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Government Lawsuit Alleges HIV Drug Maker Gilead Profited Illegally From Taxpayer Research

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Gilead faces a lawsuit brought by the United States government, which accuses the HIV drug maker of illegally profiting from taxpayer research through the sale of the widely used treatments Truvada and Descovy.

The U.S. Department of Justice issued a press release announcing the lawsuit on Thursday, which was filed in Delaware federal court against Gilead Sciences. The patent lawsuit indicates the government spent hundreds of millions of dollars on clinical studies, and now Gilead is profiting by selling the drugs to the taxpayers who helped created it at highly inflated prices.

Gilead is allegedly infringing on four patents owned by the U.S. Department of Health and Human Services (HHS) through its sale of Truvada and Descovy as pre-exposure prophylaxix (PrEP), according to the lawsuit. The two HIV drugs are believed to be 99% effective at preventing the transmission of HIV when taken daily by those without the disease.

According to the lawsuit, Gilead originally obtained FDA approval for the drugs to be used in combination with other drugs. However, in the early 2000’s, researchers at the U.S. Centers for Disease Control and Prevention (CDC) created new regimens to prevent the spread of HIV. Those regimens were patented by the U.S. government.

Gilead then began to sell the drugs, emtricitabine and tenofovir, which had previously only been for treatment of already infected persons, as Trudava for PrEP, and has generated billions of dollars in sales among individuals who are at high risk of developing HIV.

“It was only after CDC’s innovative PrEP work and subsequent human trials that Gilead sought FDA approvals for Truvada, and more recently Descovy, to be used as part of PrEP drug regimens to prevent HIV,” the Justice Department press release states. “Gilead now markets and sells Truvada and Descovy for PrEP regimens that CDC developed and patented.”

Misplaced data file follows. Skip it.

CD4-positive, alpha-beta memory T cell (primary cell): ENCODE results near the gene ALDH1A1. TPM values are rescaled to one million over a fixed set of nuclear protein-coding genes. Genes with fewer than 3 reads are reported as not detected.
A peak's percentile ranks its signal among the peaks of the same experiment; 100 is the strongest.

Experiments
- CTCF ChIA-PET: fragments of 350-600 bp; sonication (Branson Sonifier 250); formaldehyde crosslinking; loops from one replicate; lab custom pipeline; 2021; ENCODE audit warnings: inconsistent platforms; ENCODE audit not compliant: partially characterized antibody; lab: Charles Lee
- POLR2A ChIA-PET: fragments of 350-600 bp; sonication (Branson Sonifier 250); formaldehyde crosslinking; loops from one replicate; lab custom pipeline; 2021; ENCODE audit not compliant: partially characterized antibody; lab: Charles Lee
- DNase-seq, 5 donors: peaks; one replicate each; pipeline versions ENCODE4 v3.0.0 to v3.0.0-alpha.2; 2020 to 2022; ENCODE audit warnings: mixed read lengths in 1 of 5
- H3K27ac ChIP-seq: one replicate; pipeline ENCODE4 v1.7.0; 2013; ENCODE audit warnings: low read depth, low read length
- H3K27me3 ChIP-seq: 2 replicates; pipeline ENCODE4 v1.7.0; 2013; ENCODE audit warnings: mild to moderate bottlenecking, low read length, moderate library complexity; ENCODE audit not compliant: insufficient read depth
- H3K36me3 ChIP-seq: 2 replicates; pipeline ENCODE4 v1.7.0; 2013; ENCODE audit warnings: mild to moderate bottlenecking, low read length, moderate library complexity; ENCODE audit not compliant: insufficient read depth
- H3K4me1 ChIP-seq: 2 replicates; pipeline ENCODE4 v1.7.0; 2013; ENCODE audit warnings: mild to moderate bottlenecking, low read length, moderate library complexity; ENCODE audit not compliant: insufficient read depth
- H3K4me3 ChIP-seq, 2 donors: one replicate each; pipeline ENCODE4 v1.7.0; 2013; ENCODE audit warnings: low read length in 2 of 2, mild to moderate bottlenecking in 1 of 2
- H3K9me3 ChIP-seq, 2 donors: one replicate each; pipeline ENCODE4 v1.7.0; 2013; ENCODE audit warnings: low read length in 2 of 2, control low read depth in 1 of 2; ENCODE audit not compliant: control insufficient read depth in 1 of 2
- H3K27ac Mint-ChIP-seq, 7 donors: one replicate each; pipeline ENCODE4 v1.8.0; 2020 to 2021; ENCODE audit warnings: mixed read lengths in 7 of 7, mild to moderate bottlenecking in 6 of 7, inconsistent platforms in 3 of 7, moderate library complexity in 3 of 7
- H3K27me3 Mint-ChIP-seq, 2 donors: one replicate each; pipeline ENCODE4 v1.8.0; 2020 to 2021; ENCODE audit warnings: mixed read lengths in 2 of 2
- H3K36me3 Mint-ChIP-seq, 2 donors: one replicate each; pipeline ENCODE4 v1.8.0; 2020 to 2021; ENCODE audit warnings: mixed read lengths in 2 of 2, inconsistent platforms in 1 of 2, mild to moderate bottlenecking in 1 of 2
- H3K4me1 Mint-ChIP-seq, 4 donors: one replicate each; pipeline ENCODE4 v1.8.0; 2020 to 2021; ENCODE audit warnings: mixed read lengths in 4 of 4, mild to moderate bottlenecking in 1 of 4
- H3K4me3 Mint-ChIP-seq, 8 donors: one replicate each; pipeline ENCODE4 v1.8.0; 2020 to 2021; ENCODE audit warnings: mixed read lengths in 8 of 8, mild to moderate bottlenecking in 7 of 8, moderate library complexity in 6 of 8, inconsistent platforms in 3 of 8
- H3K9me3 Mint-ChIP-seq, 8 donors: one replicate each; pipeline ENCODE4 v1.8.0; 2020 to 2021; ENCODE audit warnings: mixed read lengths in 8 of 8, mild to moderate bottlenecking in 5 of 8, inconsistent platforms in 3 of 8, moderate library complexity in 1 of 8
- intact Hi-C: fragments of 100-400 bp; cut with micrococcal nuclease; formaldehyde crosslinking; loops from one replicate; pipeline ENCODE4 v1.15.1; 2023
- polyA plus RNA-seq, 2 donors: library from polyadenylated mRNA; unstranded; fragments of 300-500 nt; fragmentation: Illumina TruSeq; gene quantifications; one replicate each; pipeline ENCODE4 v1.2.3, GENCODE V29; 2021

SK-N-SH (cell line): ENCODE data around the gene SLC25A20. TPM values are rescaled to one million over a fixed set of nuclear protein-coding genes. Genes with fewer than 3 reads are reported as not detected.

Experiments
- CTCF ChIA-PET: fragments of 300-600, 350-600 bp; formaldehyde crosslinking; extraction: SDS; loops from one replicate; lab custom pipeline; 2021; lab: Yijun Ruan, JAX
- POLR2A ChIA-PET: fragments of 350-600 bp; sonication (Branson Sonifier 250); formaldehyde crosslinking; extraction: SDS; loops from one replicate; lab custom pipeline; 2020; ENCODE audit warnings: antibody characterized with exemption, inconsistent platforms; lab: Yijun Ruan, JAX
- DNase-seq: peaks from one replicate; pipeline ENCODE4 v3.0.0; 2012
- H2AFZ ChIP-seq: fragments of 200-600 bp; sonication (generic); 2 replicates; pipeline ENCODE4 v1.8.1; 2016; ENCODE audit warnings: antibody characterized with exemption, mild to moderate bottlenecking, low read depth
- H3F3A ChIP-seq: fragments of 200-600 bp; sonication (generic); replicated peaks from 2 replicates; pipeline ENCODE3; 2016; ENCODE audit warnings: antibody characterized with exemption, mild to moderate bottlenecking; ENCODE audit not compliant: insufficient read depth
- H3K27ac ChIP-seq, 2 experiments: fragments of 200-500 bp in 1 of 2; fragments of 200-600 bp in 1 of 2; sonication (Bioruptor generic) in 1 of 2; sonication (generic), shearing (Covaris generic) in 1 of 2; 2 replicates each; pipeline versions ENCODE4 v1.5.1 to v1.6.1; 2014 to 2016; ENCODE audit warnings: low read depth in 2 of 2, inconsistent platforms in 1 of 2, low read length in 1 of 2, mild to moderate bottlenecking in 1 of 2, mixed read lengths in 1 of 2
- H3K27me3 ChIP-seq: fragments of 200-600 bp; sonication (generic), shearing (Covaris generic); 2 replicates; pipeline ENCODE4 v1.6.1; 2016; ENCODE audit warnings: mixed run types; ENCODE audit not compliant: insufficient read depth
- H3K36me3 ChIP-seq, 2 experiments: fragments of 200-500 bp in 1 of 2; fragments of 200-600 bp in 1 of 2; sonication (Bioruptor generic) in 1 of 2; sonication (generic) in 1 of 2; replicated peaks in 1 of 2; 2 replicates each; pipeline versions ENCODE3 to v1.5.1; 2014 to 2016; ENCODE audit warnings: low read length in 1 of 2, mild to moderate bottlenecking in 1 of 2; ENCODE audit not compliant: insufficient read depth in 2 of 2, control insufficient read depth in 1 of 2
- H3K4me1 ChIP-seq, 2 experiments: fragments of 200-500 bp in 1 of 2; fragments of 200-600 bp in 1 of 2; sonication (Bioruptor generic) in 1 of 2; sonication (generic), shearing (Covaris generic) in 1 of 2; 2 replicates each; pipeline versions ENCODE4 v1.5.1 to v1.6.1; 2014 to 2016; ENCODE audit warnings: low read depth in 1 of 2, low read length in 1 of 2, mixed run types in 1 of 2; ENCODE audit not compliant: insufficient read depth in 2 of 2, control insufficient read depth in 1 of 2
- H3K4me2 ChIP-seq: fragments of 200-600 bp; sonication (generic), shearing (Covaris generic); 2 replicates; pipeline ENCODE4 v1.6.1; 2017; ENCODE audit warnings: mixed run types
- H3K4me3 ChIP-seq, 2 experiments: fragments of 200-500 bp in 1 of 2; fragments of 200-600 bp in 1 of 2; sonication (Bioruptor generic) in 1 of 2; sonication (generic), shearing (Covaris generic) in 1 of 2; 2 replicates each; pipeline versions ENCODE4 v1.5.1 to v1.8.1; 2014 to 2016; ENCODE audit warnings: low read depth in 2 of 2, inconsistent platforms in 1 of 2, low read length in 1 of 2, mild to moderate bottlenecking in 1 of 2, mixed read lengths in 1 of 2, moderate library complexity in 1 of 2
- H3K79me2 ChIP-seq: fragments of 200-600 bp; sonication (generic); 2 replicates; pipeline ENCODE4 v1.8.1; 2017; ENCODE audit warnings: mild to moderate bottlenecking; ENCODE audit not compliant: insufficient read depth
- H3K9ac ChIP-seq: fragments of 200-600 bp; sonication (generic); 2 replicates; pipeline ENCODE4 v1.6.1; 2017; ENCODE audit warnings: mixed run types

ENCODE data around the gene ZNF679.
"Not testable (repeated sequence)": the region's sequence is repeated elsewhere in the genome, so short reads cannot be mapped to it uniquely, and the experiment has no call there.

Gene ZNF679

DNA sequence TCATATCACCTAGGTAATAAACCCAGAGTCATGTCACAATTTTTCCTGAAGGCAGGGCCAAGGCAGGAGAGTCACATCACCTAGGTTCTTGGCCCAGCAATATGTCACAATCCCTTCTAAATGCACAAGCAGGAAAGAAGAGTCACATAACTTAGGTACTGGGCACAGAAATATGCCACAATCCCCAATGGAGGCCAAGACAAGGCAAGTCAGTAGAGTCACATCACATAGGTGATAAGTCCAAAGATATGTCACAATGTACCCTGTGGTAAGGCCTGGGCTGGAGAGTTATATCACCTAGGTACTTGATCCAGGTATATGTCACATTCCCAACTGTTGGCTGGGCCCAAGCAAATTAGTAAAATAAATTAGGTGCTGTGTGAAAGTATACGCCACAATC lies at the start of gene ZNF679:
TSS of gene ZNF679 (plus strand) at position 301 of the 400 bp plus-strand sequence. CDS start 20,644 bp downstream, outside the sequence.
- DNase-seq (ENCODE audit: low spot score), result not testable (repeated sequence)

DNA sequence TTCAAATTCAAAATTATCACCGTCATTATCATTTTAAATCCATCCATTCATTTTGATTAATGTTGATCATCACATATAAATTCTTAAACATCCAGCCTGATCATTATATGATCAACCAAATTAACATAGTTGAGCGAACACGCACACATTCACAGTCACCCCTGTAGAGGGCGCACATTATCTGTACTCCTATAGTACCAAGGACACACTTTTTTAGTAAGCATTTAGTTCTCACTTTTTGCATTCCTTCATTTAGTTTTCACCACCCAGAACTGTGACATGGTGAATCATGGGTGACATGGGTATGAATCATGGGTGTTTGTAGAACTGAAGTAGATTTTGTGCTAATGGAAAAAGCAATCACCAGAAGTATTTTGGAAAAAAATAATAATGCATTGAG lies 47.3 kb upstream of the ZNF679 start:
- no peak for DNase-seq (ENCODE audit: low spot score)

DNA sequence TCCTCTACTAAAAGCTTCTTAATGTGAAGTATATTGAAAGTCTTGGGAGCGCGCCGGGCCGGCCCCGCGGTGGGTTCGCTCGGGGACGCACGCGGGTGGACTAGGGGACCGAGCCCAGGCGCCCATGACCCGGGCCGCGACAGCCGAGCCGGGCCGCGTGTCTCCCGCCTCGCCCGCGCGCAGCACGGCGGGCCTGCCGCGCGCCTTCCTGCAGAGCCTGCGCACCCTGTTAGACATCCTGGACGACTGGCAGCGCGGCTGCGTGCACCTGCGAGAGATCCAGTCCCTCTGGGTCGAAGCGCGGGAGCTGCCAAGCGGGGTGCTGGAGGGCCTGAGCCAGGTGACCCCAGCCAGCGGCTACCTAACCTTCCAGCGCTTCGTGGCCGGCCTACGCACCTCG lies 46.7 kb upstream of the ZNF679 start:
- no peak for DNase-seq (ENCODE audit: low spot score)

Justice department officials say Gilead never sought to obtain a licenses for use of the patented treatments, and in fact has explicitly refused to do so and challenged the validity of the patents in court.

“HHS recognizes Gilead’s role in selling Truvada and Descovy to patients for prevention of HIV. Communities have put these drugs to use in saving lives and reducing the spread of HIV,” HHS Secretary Alex M. Azar II said in the press release. “However, Gilead must respect the U.S. patent system, the groundbreaking work by CDC researchers, and the substantial taxpayer contributions to the development of these drugs. The complaint filed today seeks to ensure that they do.”

The HIV drug lawsuit comes as lawmakers are attempting to get Gilead to bring down the price tag for Truvada, which can cost up to $2,000 a month for those without insurance. Bringing the price down would be key in helping the drugs get to critical populations at high risk of HIV, and thus would help combat the spread of the disease, experts say.

When Truvada first went on the market in 2004, it cost $800 per month. At a recent congressional hearing, the late Congressman Elijah Cummings noted that, over the same time period, Gilead had generated $36 billion on Truvada alone.

Just before the hearing, held in May, Gilead said it was donating 2.4 million Truvada pills, which would serve about 200,000 at-risk individuals without health insurance. However, there are an estimated 1.1 million such individuals in the U.S., and U.S. customers, or their insurance companies, pay 250 times as much for Truvada as someone in Australia pays for the exact same medication.

In addition to the Justice Department lawsuit, Gilead faces a growing number of individual HIV drug lawsuits over bone and kidney problems linked to Truvada and other medications that contain tenofovir disoproxil fumarate (TDF). Those plaintiffs claim that Gilead knew about a safer alternative in 2004, known as tenofovir alafenamide (TAF), which is used in Descovy and other drugs introduced in recent years, yet held off on development of the newer drugs until Truvada and other TDF-based drugs started facing generic competition.

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